After the Backlash: Yet another Anastasia Beverly Hills Subculture palette review

I attached a photo to the top of this review, but let’s be honest: by now, you know what the ABH Subculture palette looks like. I’ve never owned a palette like it. The colours are autumnal and eclectic and moody, and as soon as swatches were released I felt an uncontrollable pull to it. A pastel neon (?) peach and a mustard yellow with an army green? I know a lot of people have spoken of it as lacking in cohesiveness, but it’s one of the palettes I look at and feel inspired.

If you’re reading a review of the Subculture palette at this point after release, you’ve presumably encountered the cycle of hype and backlash. In 2016, everyone had fallen deeply in love with Anastasia’s Modern Renaissance palette, including my belated love affair earlier this year. It was near perfect as a warm toned palette, unafraid of red and pink shades, and excelled at both mattes and shimmers. A good palette to that captured the zeitgeist. They had a good line of solid hits. Brow products relied on by experts and amateurs, interesting highlights, successful limited edition eyeshadow palettes…people were primed to love their products. Then came Subculture, teased for months, leaked pre-release…and the backlash was deafening. And the backlash to that backlash was even worse. And where did we land on this palette? Well, I think it’s been decided that personal opinions are not unanimous. Let’s talk about mine.

No matter how much you love a brand or their products, they are not a person. We do not need to defend their actions; we do not need to rationalise for them. When a product is critically panned but you still enjoy it, it doesn’t mean their experience is less valid. So I ended up really loving this palette, and I have no issues with the shadows being overly powdery or kicking back an excessive amount of powder. I can still acknowledge the ways in which this palette is imperfect! Certain shades don’t show up true to pan (most notoriously Edge, which does not satisfy my yearning for a mustard colour) and others need specific kinds of brush (Cube needs to be applied with a finger, lest you lose the pink iridescence completely). My pan of Roxy has a little bit of kickback, and I can understand how certain batches might be prone to kicking up even more.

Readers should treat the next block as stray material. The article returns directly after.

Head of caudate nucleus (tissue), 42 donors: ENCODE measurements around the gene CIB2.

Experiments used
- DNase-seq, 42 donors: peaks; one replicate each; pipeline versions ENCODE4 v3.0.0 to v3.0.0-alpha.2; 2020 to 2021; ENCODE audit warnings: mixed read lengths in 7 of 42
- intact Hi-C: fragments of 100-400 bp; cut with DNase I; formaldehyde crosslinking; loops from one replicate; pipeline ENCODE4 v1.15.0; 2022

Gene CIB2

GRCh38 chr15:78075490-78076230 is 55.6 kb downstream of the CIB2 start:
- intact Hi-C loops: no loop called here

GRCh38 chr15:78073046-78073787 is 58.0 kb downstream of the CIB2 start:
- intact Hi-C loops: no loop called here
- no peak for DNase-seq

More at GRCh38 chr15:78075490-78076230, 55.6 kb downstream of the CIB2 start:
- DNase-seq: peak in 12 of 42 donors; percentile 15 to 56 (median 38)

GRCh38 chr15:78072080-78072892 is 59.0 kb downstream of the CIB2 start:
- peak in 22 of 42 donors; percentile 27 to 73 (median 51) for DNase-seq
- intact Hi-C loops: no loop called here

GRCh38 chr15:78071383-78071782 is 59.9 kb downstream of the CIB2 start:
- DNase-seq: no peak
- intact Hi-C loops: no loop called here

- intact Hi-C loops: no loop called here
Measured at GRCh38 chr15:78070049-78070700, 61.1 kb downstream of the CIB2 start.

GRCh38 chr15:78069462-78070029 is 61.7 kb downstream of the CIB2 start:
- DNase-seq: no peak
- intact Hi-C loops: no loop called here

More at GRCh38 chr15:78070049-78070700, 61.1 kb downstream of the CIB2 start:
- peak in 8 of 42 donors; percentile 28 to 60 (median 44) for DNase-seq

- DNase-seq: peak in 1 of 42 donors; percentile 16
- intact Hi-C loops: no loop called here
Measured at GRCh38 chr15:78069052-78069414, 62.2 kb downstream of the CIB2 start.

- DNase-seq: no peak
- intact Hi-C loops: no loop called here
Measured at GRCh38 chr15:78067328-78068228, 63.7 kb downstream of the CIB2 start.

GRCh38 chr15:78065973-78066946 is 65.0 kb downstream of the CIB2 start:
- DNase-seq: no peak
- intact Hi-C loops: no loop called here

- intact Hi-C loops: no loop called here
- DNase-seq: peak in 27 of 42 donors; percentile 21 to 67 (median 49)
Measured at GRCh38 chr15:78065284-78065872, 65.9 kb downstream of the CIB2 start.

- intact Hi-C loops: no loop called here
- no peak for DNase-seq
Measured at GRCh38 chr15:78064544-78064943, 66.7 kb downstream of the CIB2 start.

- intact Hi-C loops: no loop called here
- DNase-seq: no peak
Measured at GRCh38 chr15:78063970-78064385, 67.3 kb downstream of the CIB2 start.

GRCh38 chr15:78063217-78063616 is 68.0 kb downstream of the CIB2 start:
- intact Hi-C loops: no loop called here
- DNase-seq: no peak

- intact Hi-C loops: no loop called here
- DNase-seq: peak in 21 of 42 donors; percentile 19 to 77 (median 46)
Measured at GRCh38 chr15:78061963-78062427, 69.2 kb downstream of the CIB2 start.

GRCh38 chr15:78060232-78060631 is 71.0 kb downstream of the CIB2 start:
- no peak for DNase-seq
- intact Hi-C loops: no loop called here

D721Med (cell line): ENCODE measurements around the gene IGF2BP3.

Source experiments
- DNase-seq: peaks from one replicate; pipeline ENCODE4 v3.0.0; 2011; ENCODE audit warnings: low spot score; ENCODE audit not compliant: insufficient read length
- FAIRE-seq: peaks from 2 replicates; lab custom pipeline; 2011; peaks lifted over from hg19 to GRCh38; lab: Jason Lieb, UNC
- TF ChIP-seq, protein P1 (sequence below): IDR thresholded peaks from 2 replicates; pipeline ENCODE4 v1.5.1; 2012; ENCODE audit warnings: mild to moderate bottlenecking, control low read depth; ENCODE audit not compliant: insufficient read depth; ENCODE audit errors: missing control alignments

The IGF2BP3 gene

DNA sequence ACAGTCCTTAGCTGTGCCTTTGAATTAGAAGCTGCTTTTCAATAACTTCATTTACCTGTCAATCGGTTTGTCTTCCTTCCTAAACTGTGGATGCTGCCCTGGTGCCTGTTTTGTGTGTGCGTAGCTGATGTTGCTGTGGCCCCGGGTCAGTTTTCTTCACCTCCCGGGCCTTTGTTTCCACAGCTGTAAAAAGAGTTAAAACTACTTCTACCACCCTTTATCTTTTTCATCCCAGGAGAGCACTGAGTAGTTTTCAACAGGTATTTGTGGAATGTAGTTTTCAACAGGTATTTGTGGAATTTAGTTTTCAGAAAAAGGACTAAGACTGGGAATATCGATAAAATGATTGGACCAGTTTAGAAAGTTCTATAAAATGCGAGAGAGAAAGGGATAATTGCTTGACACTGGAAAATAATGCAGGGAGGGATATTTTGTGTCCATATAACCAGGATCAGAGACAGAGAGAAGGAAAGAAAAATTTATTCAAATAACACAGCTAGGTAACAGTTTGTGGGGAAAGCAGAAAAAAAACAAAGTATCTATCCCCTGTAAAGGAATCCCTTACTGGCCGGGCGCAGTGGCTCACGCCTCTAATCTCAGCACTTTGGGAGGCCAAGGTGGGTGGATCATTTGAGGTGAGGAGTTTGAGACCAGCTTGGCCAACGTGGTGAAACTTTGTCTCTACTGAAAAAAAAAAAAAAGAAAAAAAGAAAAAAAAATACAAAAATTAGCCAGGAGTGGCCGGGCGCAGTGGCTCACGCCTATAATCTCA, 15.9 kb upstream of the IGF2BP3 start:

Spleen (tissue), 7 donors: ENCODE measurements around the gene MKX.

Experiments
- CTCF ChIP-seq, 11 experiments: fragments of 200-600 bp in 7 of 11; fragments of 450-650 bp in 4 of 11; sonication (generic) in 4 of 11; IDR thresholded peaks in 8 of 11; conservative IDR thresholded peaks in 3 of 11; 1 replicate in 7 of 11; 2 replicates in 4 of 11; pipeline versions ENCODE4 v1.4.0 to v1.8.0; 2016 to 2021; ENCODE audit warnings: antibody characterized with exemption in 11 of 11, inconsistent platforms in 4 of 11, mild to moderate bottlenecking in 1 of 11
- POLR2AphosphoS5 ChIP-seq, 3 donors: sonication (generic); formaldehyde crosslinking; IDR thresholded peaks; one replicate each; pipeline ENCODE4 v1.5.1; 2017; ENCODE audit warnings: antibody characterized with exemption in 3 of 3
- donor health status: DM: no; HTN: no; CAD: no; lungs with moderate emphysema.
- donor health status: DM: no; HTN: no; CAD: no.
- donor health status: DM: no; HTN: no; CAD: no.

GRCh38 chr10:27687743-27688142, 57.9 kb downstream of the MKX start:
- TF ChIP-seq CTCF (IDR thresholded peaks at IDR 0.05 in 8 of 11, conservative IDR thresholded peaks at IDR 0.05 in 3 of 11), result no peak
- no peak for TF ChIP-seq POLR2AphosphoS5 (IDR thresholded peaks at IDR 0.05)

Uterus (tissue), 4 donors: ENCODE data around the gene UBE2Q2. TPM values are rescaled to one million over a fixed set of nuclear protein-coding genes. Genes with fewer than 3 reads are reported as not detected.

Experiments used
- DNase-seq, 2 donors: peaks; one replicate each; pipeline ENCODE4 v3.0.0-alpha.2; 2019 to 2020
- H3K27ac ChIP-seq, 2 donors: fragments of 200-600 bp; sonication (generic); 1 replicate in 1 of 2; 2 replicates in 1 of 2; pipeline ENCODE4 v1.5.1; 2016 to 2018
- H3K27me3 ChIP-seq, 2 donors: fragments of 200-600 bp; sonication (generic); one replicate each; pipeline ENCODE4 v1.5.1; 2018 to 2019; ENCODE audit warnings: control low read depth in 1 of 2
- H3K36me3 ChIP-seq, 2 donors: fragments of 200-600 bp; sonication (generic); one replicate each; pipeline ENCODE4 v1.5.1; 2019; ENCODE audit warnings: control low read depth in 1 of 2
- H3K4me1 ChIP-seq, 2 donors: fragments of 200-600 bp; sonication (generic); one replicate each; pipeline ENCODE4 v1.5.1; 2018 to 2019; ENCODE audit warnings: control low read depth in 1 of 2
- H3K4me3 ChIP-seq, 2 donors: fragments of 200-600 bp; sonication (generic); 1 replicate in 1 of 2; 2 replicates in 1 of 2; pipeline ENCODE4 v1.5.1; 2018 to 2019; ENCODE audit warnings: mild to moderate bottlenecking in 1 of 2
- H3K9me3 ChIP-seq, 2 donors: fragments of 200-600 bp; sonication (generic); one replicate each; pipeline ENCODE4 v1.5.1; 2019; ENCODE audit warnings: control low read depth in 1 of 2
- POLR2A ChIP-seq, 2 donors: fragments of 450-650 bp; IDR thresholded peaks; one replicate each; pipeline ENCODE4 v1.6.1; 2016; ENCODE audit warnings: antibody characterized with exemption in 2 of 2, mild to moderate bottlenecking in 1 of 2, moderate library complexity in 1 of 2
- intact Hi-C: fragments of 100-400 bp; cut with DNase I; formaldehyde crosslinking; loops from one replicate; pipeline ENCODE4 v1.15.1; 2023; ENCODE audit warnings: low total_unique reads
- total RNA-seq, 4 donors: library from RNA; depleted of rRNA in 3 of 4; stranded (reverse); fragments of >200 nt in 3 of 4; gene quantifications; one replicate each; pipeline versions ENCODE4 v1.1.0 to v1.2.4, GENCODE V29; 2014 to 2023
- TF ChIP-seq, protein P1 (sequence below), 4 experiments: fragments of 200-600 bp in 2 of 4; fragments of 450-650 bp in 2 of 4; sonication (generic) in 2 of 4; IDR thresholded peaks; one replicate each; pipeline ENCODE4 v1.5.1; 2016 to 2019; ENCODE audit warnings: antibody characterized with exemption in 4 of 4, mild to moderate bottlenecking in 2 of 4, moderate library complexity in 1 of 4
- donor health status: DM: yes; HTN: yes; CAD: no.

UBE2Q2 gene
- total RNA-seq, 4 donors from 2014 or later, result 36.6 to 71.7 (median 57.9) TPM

Subculture is absolutely not the easiest palette in the world to use. Modern Renaissance had its drawbacks with over-pigmentation and fallout, but the colours blended well and applied with ease. Subculture sits in a different realm. And yet, of all of my many, many palettes, it is one of the few that I pick up and look at and feel interested in. I can start with a colour and move to something else and never feel uninspired, because the mix balances quirk and utility. It is not a “for everyone” palette, but it is a great one for me.

In fact, even for the subtle everyday looks, I’ve found the colours in Subculture to work nicely with my new purple hair. I like working odd shades in subtle ways, and it’s satisfying to me that this is a palette suitable for that or for high level drama.

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Here’s a close up of that specific look, an example of something I’ll throw together in a few minutes with Subculture. I think that’s important to contrast with the instagram theatrics this palette lends itself towards.

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Want to try mustard with khaki and lavender? Go for it. Peach and berry and lime? Sounds like a smoothie, but delightful on the eyes.

Because of my surprisingly positive experience, it won’t surprise anyone how tempted I’ve found myself by the more recent Prism palette. There’s been a lot of controversy over the similarities between the two palettes and their shade ranges. Here’s just one of the many, many posts comparing the two, with the general consensus being that only one is really necessary to achieve the same kind of looks. Certain shades in Prism appeal to me more – the dark metallic green, the metallic lavender, that neon yellow green – but the overall aesthetic feels more alienating to me personally than the recognizably grunge vibe of Subculture. I do wish that the definitive shades performed better (specifically Edge and Cube), and I might cave and buy Prism at some point with a voucher, but I’m one of the few people without buyer’s remorse.

All that said, I’m always trying to be conscious of my blatant consumerism and need to acquire more more more. For me, being “better” would still be a troubling quantity of makeup for most people. This is me calling myself out – this time, my purchase of a known trouble inducing palette worked out for the better, but my purchase didn’t hinge on that factor and returns are not an option here. Think your things through.

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